TV review: ‘The Grinder’ gets off to a pleasant start

Likewise, “THE GRINDER” continues the handsome-actor nostalgia, showcasing Rob Lowe’s good looks and comedic timing with a new twist on the family comedy genre.


While most of the headlines will focus on Lowe’s presence as a former ’80s star staying busy in 2015 (and it couples nicely with John Stamos headlining Fox’s other new comedy, the inept Grandfathered), can we please, please, please recognize what Fred Savage is doing here?

In the premiere, Jimmy has to juggle watching the kid (a task that falls largely to his harried staff) while managing things in order to give his son a night out.

The flaws notwithstanding – and despite the summer departure of producer Greg Malins – “The Grinder” feels like it has more potential than “Grandfathered“, which is yet another series (“About a Boy” being a recent example) about a grown-up Peter Pan forced to deal with the better angels in his nature thanks to exposure to a child.

In the best scene in the pilot, Lowe taps into his charming (and smarter than he seems) idiot persona and gets Stewart to admit that his time playing The Grinder makes him more qualified to practice law than any average person on the street.

You’ve seen the setup before, more or less. And he sees me as somebody who’s grounded, who has roots, is loved, has a family, which is something he’s never had and something that he really wants. Oh, and by the way, Gerald has a baby. Naturally, a guy who tweezes out single gray hairs has trouble even saying the word “grandfather“. It doesn’t artificially harden Jimmy’s heart just to melt it. Are you excited to see these TV icons back on TV starring in their own shows? But Jimmy will learn a few valuable lessons from his insta-family as well. The show tosses in amusing cameos. In those moments where the bubble starts to burst, Stewart does what he can to keep the illusion going for Dean’s benefit. Sinatra agreed, stopped by the table, and Rickles cut him dead with that punch line.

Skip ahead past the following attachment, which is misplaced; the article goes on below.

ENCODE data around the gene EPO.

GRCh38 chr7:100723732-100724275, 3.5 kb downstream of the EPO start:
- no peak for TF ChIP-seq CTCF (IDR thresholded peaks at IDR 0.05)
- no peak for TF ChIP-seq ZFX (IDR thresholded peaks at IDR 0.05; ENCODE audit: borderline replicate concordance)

Rickles shows up later at the restaurant to join Deion Sanders and Lil Wayne. But he’s not the only cameo. And, in another cameo, Bob Saget is seated at another table.

The cast is ideal in every way. The mom, Vanessa (Christina Milian), isn’t ready for domestic life and certainly doesn’t think Gerald, whose work situation is unsettled, is either.

That in itself is a good enough premise for a Fox comedy, but The Grinder adds two more key factors: 1. The ABC comedy block, which faced Fox’s 8-9 PM comedy block for the first time, is still running well ahead of last year’s combo of the short-lived Selfie and Manhattan Love Story. “That’s a really delicate balance that they’ve pulled off in the writing and that hopefully I’ve pulled off in the portrayal”.


And then there’s their father, Dean Sanderson, Sr. (William Devane), sister-in-law Debbie (Mary Elizabeth Ellis from “It’s Always Sunny in Philadelphia“), his niece and nephew. His brother Stewart is played by Fred Savage, the erstwhile Kevin Arnold. He’s immediately resentful and wary on a number of fronts when Dean comes back to town. Playing a Chevy Chase-style straight-laced amusing man is something he excels at, but for those of us who are his contemporaries, Lowe’s transformation has been fun to watch.